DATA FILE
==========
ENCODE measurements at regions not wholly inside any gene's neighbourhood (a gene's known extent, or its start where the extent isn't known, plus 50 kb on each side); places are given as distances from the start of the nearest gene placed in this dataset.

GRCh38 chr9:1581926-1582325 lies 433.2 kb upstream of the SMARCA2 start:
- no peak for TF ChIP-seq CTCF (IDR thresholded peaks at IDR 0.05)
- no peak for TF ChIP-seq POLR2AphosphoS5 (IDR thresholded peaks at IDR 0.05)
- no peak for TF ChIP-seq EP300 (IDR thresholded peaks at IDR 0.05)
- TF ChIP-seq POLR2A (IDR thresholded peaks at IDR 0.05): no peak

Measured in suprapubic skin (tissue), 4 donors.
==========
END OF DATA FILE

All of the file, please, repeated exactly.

ENCODE measurements at regions not wholly inside any gene's neighbourhood (a gene's known extent, or its start where the extent isn't known, plus 50 kb on each side); places are given as distances from the start of the nearest gene placed in this dataset.

GRCh38 chr9:1581926-1582325 lies 433.2 kb upstream of the SMARCA2 start:
- no peak for TF ChIP-seq CTCF (IDR thresholded peaks at IDR 0.05)
- no peak for TF ChIP-seq POLR2AphosphoS5 (IDR thresholded peaks at IDR 0.05)
- no peak for TF ChIP-seq EP300 (IDR thresholded peaks at IDR 0.05)
- TF ChIP-seq POLR2A (IDR thresholded peaks at IDR 0.05): no peak

Measured in suprapubic skin (tissue), 4 donors.